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Lessons Learned During Black History Month

“Freedom on the Menu” is a picture book that tells the story of young people who were not allowed to sit at a lunch counter in North Carolina back in 1960 because of the color of their skin.

“We read it in class,” said Regina Gatmaitan, who teaches fourth grade at Robertson Elementary School, “and when we were done, my students all agreed -- this was a story we needed to tell other people.”

And so they did. With their teacher’s help, they created a script, memorized their parts, prepared costumes, rehearsed and rehearsed and rehearsed -- and then last week (Feb. 22-26) performed 11 separate performances so that everyone else in the school was given a chance to know about this important civil rights story.

“They learned so much,” Mrs. Gatmaitan said, referring not just to her students but the rest of the school community.

At Robertson and throughout town, students had opportunities during February to give extra attention to topics regarding African-Americans, civil rights and related subjects.

For example, Verplanck had two events -- an evening gallery walk at Squire Village highlighted by the display of student work, and an assembly during the school day that featured remarks from Rev.  Aaliyah Mahasin-Blade, a performance by the  MHS Steppers and music by Verplanck scholars.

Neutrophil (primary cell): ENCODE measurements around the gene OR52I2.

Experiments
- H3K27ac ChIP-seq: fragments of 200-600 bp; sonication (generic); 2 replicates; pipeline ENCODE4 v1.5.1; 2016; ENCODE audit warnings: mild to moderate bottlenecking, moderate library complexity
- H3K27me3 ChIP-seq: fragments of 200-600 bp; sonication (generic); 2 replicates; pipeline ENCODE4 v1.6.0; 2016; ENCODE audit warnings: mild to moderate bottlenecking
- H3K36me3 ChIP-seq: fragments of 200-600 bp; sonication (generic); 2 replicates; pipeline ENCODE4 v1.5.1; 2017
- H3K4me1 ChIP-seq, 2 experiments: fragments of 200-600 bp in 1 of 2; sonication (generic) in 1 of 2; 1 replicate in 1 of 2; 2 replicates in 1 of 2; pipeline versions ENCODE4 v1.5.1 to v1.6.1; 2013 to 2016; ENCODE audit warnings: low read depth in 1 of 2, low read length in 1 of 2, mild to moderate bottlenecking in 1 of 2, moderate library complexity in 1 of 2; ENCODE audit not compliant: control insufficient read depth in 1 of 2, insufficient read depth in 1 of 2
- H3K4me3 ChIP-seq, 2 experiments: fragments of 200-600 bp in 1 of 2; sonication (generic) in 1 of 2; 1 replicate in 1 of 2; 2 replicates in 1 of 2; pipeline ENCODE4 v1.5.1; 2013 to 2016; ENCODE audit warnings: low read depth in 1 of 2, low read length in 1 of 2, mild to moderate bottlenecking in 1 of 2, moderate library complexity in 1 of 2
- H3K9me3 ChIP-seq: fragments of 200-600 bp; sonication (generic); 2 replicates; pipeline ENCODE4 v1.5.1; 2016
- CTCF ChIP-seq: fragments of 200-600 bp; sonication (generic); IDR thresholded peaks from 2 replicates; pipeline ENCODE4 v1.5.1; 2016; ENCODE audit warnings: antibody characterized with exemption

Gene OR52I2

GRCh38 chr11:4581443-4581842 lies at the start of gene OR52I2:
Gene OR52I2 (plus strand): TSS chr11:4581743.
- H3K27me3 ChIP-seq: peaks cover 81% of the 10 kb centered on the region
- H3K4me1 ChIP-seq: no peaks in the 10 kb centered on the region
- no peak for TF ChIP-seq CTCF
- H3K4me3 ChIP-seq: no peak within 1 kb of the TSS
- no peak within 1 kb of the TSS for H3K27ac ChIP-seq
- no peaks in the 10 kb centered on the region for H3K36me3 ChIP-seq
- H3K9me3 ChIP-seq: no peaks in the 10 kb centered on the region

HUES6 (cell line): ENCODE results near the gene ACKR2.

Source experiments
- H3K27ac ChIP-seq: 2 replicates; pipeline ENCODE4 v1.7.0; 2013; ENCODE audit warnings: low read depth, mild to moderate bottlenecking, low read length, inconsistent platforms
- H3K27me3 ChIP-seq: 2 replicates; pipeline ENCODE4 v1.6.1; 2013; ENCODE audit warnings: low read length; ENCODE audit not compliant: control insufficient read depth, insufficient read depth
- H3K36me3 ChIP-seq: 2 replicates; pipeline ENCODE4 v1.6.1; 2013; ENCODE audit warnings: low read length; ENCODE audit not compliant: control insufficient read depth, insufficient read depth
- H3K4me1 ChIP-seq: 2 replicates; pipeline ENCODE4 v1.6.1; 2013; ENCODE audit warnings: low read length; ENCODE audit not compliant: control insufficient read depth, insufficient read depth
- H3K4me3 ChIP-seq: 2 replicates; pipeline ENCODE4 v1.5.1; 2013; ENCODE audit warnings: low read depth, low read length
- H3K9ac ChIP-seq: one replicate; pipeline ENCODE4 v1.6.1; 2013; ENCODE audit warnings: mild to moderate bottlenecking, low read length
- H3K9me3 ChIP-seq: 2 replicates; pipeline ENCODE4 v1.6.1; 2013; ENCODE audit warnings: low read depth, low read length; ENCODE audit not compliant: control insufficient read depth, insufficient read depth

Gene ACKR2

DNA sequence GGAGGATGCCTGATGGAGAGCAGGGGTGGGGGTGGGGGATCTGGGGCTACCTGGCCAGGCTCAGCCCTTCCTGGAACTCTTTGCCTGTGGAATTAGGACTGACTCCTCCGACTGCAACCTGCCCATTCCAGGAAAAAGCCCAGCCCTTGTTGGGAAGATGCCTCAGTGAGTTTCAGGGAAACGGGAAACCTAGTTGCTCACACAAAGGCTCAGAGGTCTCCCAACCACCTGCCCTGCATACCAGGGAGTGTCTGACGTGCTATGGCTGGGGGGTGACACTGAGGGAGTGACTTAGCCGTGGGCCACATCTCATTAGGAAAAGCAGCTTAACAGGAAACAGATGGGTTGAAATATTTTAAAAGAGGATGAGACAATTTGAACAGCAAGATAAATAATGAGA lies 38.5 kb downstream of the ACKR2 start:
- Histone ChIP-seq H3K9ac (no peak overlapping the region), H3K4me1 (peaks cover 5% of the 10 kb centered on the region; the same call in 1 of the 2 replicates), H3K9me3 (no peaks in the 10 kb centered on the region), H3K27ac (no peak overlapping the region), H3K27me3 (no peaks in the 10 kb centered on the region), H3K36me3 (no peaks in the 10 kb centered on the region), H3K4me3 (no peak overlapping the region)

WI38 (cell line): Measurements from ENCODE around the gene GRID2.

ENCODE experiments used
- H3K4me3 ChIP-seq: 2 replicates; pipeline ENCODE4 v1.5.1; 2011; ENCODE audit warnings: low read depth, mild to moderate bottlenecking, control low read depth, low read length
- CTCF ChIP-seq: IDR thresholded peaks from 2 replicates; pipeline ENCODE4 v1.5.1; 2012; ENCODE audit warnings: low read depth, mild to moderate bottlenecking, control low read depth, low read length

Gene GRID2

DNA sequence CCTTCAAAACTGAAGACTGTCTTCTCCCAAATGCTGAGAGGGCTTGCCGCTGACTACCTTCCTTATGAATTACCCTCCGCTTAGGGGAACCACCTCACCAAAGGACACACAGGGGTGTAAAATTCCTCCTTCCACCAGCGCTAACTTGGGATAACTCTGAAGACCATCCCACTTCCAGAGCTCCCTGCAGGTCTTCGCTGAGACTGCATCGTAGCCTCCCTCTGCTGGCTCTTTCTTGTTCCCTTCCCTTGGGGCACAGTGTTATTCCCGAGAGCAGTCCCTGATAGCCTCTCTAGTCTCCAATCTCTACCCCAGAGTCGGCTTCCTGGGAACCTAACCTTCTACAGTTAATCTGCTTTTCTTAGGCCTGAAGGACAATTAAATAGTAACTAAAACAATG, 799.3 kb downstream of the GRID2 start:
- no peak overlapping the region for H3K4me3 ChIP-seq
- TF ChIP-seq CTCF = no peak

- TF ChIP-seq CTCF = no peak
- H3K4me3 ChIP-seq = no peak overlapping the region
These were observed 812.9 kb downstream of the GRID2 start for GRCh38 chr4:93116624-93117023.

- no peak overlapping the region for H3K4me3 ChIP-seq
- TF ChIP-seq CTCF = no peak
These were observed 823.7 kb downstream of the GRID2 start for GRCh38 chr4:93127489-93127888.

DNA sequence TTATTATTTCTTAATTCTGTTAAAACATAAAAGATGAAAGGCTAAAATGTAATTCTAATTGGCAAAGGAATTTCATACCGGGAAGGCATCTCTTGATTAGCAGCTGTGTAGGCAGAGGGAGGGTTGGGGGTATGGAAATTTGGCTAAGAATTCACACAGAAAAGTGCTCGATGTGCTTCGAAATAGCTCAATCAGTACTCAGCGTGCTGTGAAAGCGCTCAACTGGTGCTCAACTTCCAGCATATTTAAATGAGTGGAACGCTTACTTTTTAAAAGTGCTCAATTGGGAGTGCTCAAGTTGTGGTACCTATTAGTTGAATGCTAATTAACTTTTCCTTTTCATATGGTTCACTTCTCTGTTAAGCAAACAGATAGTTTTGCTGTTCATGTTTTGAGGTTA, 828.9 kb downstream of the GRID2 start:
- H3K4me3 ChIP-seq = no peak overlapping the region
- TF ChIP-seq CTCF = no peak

Mrs. Gatmaitan said she was pleased by way her students handled the challenge of putting on a play -- and not just because of the importance of its message.

“We also wanted to build a stronger community within our class, learn to have each other’s backs,” she said. After each performance, she noted that her students critiqued one another, looking for ways to improve

“Someone might have to speak louder, or face the audience more,” she said. “We focused on the positive, and every performance the kids got better, and more confident.”

Parents were invited in for the last performance on Friday afternoon.

“A lot showed up,” Mrs. Gatmaitan said, “and it was our best performance.”

And there’s one more dimension worthy of mention:

In order make this project work, Mrs. Gatmaitan’s students gave up recess for an entire month.

“I can't stress this enough,” she said, adding that at the outset the students and their parents signed a contract and promised to give up recess and cooperate during rehearsals.

“It was rough at the start,” she said, “but when they saw the play coming together, they understood the reason for their sacrifice. I am so proud of my students!”

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